16 thoughts on “Autism and me: Part 2 – The challenges I faced with adapting to change

  1. You’ve been doing so well Niraj. Keep it up! And I hate to say it but marriage and parenthood might actually be a bigger challenge if/when you decide to go down that road. All of these life lessons will help you through it though.

    Liked by 2 people

  2. This year has no doubt been a challenge and good for you with finishing The University and going starting a job. Learning curve for sure and we all have bumps but you’re doing it. Kuddos to you. 👏👏👏👏

    Liked by 2 people

  3. That is definitely something to be proud of!! I am like you, I don’t do well with change. My best advice is to look at the situation with an open mind and see how the situation can benefit you. Sometimes change can be the best thing! Great post 😊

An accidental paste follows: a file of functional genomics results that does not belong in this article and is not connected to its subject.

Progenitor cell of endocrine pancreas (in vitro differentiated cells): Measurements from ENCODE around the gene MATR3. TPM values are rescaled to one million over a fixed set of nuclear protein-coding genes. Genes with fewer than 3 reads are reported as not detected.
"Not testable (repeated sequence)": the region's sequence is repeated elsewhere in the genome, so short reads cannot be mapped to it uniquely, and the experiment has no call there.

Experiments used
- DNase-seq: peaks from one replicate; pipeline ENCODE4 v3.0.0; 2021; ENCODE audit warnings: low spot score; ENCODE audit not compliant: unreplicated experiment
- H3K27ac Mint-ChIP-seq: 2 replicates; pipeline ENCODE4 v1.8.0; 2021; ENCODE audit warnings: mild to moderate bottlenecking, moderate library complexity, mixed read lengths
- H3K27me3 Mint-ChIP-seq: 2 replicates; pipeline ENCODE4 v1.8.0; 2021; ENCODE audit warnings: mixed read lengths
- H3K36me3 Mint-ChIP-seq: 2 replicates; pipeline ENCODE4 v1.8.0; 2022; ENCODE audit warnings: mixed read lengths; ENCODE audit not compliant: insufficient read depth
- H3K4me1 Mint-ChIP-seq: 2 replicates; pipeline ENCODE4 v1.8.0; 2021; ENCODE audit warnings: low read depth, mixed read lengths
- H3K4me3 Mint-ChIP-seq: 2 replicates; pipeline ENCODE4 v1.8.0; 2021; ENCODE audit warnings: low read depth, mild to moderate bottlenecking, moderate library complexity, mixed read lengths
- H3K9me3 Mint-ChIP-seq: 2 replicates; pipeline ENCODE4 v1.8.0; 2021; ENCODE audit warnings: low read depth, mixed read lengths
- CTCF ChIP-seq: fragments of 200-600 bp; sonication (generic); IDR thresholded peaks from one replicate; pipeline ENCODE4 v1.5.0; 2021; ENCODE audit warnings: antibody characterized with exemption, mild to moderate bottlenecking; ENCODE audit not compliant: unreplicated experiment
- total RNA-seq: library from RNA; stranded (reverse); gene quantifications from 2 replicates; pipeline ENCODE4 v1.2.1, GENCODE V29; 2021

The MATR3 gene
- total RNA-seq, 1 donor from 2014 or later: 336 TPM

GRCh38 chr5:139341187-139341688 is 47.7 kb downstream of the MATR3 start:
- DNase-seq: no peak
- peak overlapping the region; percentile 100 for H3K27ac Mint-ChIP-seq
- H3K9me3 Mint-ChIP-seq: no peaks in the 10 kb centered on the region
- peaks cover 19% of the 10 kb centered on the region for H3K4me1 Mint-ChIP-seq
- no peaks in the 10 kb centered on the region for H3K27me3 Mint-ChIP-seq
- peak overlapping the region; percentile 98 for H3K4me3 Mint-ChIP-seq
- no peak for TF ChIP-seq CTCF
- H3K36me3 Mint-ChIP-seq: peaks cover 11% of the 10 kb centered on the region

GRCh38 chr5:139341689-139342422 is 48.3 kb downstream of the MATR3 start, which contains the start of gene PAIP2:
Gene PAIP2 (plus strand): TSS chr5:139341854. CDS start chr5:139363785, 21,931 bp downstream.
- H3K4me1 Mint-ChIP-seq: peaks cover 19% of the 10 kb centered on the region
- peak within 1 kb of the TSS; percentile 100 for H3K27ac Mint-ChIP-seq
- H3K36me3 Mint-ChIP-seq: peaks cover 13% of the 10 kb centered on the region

Like

  4. having coping strategies in place and other Plan B examples ‘up your sleeve’ is really useful. The majority of humans stress about change, so a lot is written on the subject. It also helps to know that life itself is constant change and that change is growth and is necessary – without it is staleness and stagnation… that encourages me to embrace it and to see what I can learn and how best to adapt. Sounds like you are doing great.

    Like

  5. Your honesty and resilience is inspiring!

    Change isn’t easy for anyone to adapt to, but well done you for pushing on when times were tough.

    You’re stronger than you think you are! 😊💪

    Like

Leave a Reply

Fill in your details below or click an icon to log in:

WordPress.com Logo

You are commenting using your WordPress.com account. Log Out /  Change )

Google photo

You are commenting using your Google account. Log Out /  Change )

Twitter picture

You are commenting using your Twitter account. Log Out /  Change )

Facebook photo

You are commenting using your Facebook account. Log Out /  Change )

Connecting to %s